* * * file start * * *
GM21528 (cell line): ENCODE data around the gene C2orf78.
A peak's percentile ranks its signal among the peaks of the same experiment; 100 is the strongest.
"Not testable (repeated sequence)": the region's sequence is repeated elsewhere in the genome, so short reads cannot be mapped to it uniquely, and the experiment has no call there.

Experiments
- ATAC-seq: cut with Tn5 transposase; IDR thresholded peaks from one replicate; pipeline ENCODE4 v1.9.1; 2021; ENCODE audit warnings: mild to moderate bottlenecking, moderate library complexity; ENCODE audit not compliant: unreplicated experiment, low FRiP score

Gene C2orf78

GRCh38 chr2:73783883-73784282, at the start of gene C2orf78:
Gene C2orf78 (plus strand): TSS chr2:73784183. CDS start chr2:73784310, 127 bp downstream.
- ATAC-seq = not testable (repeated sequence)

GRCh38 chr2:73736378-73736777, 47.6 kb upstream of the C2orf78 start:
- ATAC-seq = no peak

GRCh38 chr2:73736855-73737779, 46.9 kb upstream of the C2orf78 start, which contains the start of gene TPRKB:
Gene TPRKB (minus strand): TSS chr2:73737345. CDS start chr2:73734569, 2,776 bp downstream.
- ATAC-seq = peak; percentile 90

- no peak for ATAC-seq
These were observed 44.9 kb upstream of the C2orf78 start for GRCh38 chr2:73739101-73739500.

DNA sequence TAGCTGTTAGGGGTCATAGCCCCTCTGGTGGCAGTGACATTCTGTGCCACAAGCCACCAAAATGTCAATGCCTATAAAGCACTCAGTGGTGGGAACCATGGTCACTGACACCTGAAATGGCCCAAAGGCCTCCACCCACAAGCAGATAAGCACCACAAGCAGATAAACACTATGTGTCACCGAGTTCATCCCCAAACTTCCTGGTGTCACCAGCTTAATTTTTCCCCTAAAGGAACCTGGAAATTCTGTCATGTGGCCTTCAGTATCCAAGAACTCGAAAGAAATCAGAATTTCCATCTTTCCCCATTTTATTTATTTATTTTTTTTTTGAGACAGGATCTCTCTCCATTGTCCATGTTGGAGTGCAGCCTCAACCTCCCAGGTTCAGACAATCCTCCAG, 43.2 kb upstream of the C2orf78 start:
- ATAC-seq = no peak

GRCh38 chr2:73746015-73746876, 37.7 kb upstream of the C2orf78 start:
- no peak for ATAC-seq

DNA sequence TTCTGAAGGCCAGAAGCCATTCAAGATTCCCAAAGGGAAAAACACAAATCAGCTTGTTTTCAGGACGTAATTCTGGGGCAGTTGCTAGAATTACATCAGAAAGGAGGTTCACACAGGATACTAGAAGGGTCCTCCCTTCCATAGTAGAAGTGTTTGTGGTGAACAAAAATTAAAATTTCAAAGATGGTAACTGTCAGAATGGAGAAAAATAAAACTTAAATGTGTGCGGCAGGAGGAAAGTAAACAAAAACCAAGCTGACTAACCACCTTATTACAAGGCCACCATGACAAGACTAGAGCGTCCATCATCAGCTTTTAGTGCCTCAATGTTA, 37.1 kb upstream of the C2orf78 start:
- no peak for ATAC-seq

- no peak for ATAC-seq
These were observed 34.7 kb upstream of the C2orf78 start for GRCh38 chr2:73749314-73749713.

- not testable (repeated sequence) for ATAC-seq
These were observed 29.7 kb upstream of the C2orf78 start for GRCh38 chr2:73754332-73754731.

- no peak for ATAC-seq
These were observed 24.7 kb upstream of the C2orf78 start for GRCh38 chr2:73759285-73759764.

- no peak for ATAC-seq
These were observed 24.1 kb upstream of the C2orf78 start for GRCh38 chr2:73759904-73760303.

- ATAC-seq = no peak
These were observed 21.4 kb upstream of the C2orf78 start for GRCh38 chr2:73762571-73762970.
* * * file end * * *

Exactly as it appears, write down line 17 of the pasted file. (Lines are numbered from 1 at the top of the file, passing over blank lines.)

DNA sequence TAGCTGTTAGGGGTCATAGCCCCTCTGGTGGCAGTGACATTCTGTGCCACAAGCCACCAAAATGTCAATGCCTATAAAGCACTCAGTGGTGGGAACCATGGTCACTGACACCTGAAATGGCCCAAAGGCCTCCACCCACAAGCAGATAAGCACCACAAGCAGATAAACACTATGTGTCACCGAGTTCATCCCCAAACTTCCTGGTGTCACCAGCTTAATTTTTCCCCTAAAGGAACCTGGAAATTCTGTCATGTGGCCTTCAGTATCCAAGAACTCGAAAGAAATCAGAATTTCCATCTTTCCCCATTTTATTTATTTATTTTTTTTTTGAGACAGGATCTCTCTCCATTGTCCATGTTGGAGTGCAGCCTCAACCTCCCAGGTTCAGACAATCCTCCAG, 43.2 kb upstream of the C2orf78 start: